"They're scary," Malmström said about the rise of nationalist, extreme-right, and xenophobic parties in the European parliament elections over the weekend.
"What worries me is that their rhetoric has infected other parties.That means it could be difficult henceforth to make decisions on everything from labour migration, taking more responsibility for refugees… it won't be easier after this."
Malmström added that the new composition of the parliament, with several EU critical parties, could also endanger decision making about free trade, the internal market, and openness in general.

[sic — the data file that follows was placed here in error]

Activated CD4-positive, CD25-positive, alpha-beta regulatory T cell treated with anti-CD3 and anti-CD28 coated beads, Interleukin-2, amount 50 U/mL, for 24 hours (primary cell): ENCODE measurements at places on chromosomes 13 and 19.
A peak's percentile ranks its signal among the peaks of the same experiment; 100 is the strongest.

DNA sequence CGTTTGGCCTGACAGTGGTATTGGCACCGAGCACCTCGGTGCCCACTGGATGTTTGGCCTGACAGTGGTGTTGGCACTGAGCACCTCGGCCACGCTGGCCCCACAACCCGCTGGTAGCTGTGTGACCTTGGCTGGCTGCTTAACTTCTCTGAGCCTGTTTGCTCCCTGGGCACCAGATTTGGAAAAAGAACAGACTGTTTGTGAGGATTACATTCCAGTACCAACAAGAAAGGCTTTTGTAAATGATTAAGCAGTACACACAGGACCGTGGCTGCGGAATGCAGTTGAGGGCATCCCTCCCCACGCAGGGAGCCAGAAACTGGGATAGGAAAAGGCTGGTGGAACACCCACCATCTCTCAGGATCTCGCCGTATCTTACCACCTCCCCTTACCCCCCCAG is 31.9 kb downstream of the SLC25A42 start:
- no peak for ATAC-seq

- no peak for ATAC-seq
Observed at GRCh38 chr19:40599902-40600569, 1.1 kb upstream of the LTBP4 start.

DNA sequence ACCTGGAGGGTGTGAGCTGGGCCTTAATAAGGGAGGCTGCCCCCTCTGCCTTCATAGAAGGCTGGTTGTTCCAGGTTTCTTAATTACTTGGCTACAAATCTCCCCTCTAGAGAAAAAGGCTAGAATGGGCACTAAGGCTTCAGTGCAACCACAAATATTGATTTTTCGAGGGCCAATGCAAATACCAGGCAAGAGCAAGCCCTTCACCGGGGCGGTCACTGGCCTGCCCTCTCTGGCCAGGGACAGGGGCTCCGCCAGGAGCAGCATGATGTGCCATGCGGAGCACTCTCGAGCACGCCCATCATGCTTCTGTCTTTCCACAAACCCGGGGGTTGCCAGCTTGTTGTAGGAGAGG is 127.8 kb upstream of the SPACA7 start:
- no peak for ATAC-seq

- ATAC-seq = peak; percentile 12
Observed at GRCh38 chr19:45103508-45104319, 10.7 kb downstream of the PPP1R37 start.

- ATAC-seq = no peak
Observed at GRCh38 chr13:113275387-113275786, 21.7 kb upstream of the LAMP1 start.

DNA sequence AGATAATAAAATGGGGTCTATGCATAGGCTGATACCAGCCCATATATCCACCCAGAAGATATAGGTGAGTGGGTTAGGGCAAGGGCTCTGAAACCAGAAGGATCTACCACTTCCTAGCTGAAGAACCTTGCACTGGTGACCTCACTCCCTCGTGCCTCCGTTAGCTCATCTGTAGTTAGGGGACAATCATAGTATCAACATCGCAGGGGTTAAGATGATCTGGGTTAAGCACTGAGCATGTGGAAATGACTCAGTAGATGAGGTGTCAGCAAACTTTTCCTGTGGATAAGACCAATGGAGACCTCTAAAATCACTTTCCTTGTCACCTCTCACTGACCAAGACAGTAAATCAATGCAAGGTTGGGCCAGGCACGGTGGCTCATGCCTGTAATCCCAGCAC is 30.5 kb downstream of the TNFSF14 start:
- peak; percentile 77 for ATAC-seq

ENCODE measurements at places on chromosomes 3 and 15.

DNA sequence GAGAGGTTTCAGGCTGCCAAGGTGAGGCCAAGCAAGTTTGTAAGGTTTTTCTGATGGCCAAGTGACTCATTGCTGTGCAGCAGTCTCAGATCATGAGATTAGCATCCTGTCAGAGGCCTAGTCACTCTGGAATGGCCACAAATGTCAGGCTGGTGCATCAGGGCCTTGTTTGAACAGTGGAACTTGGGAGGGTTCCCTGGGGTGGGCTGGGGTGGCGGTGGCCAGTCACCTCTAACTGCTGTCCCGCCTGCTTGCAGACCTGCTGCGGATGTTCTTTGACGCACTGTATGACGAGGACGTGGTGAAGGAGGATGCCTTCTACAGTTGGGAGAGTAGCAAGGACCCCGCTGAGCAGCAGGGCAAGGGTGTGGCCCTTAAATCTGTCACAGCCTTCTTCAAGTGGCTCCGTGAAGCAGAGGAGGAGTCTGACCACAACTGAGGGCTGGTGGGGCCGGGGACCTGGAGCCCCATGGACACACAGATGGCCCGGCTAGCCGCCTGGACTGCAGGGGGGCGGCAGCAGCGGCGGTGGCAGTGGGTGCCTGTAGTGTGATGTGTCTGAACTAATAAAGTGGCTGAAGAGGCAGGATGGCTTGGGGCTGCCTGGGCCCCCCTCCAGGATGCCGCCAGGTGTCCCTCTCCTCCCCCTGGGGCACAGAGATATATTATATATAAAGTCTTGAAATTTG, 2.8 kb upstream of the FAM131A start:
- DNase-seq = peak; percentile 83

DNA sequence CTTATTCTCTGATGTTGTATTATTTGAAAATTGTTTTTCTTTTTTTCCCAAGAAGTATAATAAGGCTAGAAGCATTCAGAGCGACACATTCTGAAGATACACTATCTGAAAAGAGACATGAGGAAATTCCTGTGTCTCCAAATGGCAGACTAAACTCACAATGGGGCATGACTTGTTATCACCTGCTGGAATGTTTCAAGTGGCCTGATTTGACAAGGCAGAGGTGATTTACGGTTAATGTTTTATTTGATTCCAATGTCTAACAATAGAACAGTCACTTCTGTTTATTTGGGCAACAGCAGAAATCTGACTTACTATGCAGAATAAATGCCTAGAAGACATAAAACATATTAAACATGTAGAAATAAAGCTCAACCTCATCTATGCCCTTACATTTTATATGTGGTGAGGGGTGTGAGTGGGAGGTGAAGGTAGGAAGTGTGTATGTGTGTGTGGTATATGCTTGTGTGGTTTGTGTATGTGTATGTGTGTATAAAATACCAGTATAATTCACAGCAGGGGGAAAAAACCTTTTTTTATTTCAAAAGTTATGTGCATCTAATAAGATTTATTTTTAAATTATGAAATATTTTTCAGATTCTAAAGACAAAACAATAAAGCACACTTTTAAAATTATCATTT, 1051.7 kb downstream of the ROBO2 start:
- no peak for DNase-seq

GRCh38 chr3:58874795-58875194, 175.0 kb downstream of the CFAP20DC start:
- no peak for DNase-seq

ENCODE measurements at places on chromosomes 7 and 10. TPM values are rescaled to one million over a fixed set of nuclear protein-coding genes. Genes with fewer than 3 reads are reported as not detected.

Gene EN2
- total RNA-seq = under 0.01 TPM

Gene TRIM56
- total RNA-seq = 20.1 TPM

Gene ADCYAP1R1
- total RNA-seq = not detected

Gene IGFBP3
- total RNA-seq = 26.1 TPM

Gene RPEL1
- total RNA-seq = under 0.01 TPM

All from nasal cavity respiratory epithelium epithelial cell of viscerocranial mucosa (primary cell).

"There is also a risk that other parties on national level feel they have to adopt their agenda, but that's the wrong strategy," Malmström told TT.
The Sweden Democrats earned almost 10 percent of the country's vote, meaning the party will get its first ever seats in the European parliament.